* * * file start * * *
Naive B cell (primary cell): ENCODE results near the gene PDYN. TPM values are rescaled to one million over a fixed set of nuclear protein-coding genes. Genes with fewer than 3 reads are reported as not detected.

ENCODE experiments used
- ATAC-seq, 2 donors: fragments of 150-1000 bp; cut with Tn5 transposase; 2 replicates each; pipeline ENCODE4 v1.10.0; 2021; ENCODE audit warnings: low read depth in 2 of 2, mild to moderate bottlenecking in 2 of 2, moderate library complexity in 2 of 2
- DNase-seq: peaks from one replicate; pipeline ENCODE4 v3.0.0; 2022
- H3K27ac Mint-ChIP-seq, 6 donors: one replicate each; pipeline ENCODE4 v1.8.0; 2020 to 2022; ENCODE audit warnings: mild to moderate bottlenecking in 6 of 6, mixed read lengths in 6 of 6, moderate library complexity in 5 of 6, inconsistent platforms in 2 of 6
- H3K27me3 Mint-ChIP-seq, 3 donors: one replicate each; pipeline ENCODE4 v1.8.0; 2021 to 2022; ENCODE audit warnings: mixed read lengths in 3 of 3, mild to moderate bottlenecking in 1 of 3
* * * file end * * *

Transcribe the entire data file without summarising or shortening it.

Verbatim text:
Naive B cell (primary cell): ENCODE results near the gene PDYN. TPM values are rescaled to one million over a fixed set of nuclear protein-coding genes. Genes with fewer than 3 reads are reported as not detected.

ENCODE experiments used
- ATAC-seq, 2 donors: fragments of 150-1000 bp; cut with Tn5 transposase; 2 replicates each; pipeline ENCODE4 v1.10.0; 2021; ENCODE audit warnings: low read depth in 2 of 2, mild to moderate bottlenecking in 2 of 2, moderate library complexity in 2 of 2
- DNase-seq: peaks from one replicate; pipeline ENCODE4 v3.0.0; 2022
- H3K27ac Mint-ChIP-seq, 6 donors: one replicate each; pipeline ENCODE4 v1.8.0; 2020 to 2022; ENCODE audit warnings: mild to moderate bottlenecking in 6 of 6, mixed read lengths in 6 of 6, moderate library complexity in 5 of 6, inconsistent platforms in 2 of 6
- H3K27me3 Mint-ChIP-seq, 3 donors: one replicate each; pipeline ENCODE4 v1.8.0; 2021 to 2022; ENCODE audit warnings: mixed read lengths in 3 of 3, mild to moderate bottlenecking in 1 of 3